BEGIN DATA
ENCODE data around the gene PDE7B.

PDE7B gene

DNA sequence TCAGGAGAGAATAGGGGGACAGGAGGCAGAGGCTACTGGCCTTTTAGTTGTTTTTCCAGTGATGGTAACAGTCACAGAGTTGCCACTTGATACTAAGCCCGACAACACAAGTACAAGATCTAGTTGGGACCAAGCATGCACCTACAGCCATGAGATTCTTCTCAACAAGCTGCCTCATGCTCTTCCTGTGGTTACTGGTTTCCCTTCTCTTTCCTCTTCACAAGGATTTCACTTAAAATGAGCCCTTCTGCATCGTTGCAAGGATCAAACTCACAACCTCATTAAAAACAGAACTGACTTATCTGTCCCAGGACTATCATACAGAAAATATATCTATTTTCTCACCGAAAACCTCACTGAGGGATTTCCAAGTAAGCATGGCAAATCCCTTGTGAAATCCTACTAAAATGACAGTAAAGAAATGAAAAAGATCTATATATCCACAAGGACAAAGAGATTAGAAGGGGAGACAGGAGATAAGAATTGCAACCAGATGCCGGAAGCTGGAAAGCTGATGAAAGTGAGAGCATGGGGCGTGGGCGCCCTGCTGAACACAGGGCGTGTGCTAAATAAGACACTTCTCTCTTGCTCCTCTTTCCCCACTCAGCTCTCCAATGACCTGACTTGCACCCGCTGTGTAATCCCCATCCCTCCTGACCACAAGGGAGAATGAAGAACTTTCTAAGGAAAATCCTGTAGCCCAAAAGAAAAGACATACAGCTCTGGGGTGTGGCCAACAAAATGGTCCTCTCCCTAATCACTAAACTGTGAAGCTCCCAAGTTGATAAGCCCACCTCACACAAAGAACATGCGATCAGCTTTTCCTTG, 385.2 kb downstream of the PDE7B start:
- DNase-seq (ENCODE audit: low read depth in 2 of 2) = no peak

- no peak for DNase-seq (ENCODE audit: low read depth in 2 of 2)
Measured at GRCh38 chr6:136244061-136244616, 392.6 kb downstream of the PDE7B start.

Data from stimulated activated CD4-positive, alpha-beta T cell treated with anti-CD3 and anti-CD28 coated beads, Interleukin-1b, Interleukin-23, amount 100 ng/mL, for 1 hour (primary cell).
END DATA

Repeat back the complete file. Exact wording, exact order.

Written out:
ENCODE data around the gene PDE7B.

PDE7B gene

DNA sequence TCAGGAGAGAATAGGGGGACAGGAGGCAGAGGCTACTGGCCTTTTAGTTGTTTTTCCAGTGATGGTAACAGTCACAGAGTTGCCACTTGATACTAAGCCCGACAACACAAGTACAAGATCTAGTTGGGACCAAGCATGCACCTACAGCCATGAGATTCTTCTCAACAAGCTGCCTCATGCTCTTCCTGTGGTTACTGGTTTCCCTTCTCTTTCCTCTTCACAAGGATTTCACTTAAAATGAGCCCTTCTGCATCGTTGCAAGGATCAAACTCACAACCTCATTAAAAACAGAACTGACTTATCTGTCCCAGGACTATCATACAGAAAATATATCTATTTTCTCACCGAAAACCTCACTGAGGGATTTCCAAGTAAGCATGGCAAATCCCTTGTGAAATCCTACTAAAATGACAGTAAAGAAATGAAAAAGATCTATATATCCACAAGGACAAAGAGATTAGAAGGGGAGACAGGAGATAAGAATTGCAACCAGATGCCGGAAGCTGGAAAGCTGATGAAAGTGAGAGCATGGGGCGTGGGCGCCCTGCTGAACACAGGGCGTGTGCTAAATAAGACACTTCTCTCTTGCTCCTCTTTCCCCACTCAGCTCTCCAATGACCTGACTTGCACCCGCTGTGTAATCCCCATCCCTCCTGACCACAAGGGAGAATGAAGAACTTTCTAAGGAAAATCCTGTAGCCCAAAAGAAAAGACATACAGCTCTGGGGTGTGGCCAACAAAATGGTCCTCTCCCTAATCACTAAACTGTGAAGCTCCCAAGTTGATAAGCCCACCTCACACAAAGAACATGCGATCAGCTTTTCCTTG, 385.2 kb downstream of the PDE7B start:
- DNase-seq (ENCODE audit: low read depth in 2 of 2) = no peak

- no peak for DNase-seq (ENCODE audit: low read depth in 2 of 2)
Measured at GRCh38 chr6:136244061-136244616, 392.6 kb downstream of the PDE7B start.

Data from stimulated activated CD4-positive, alpha-beta T cell treated with anti-CD3 and anti-CD28 coated beads, Interleukin-1b, Interleukin-23, amount 100 ng/mL, for 1 hour (primary cell).